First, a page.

The droids certainly act as though they have a wide range of feelings. C-3PO, especially, expresses happiness, sadness, and a tremendous amount of stress and worry. Even though we cannot understand R2-D2’s language, the nature of the little droid’s tones reflects the prosody of human speech, and we can easily infer emotion when R2 speaks.7 Of course, there is a difference between actually feeling happiness and merely behaving as though one is happy. Only about 2 percent of people believe current robots have the capacity for feelings.8 Unfortunately, cognitive scientists and psychologists do not have enough knowledge about how emotions work to judge whether a droid is actually feeling anything or merely acting like it. The same goes for consciousness.


Computer scientist Alan Turing suggested that asking whether machines could think was a troublesome question, because it depended so much on the definitions of “machine” and “think.”

Instead, he offered the Imitation Game, in which a computerchats with a person over a text-based chat interface and tries to imitate a human being. Cognitive scientists now call it the “Turing Test.”9

The good thing about the test is that it is very hard to pass (to fool a qualified human judge, anyway), meaning any machine that could pass it would certainly be impressive. The downside is that we’re not sure what it would mean for a machine to pass it. Would it mean the machine was conscious?

Although psychologists are learning more and more about the nature of consciousness, we may not be not learning the kinds of things that would help us understand whether droids — or any other artificial creatures, for that matter — have genuinely conscious experiences.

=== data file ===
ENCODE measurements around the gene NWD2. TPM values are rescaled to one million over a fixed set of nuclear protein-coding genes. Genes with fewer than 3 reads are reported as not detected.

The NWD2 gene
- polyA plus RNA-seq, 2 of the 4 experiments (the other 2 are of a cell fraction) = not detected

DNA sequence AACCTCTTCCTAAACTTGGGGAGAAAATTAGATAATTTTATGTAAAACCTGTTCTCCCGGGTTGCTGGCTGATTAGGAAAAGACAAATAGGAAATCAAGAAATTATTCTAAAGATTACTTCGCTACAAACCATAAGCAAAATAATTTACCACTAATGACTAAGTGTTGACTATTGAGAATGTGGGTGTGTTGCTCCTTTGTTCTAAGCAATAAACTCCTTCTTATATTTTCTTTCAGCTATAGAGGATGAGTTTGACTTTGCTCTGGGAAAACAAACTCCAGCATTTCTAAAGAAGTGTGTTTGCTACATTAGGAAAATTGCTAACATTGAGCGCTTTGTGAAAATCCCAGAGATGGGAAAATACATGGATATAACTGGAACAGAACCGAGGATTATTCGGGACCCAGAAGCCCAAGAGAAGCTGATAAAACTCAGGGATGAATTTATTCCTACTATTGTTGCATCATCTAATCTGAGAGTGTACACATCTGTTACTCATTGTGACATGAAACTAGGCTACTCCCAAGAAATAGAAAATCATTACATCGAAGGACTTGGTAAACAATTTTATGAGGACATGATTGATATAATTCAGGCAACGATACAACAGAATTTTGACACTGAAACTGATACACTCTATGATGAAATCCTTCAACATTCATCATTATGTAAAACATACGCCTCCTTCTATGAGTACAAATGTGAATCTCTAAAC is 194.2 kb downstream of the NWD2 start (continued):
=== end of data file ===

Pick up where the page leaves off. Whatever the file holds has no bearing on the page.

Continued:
The problem is particularly important when it comes to pain and suffering.

Pain among the Inorganic


Can droids feel pain and suffering? In reality, the science is not definitive, but in Star Wars the answer appears to be yes. One hint appears in Star Wars: Episode VI Return of the Jedi, when a power droid is apparently being tortured by another droid in Jabba’s palace.10 When hot metal is lowered onto its feet, the power droid appears to squeal in pain. In Star Wars: Episode IV A New Hope, C-3PO bangs R2-D2 on the head, presumably as punishment. At other times, however, droids appear to feel no pain, such as when C-3PO’s head is severed in Star Wars: Episode II Attack of the Clones.

Some people used to cut open live animals and marvel at how well they imitated the sensation of pain, when (according to those particular people) as beings without souls and rationality they could not actually feel any pain.11 Most people believe that dogs and cats can feel pain, perhaps with the same certainty that they feel that robots could never feel pain. The point is that people’s convictions as to whether or not an agent can feel any pain are culturally contingent. And, for most, assuming that a being cannot suffer means that one need not give that creature any consideration when it comes to how that being is treated.

If one is wrong, however, a great deal of suffering can be inflicted.






    1. Star Wars: Episode II Attack of the Clones (2002 motion picture).
    2. Borenstein (2007).
    3. Only 27 percent of people in 2005 thought robots were capable of intelligence — Strangely, the same study found only 72 percent of people thought humans in general were capable of intelligence (Arras & Cerqui, 2005).
    4. Reynolds & Gifford (2001).
    5. For example, Dovidio et al. (2010).
    6. Minsky (1986).
    7. Barra-Chicote et al. (2006).
    8. Arras & Cerqui (2005), p. 10.
    9. Turing (1950).
    10. Star Wars: Episode VI Return of the Jedi (1983 motion picture).
    11. Gombay (2007), p. ix.

Reprinted with permission from STAR WARS PYSCHOLOGY © 2015 by Travis Langley, Sterling Publishing Co., Inc.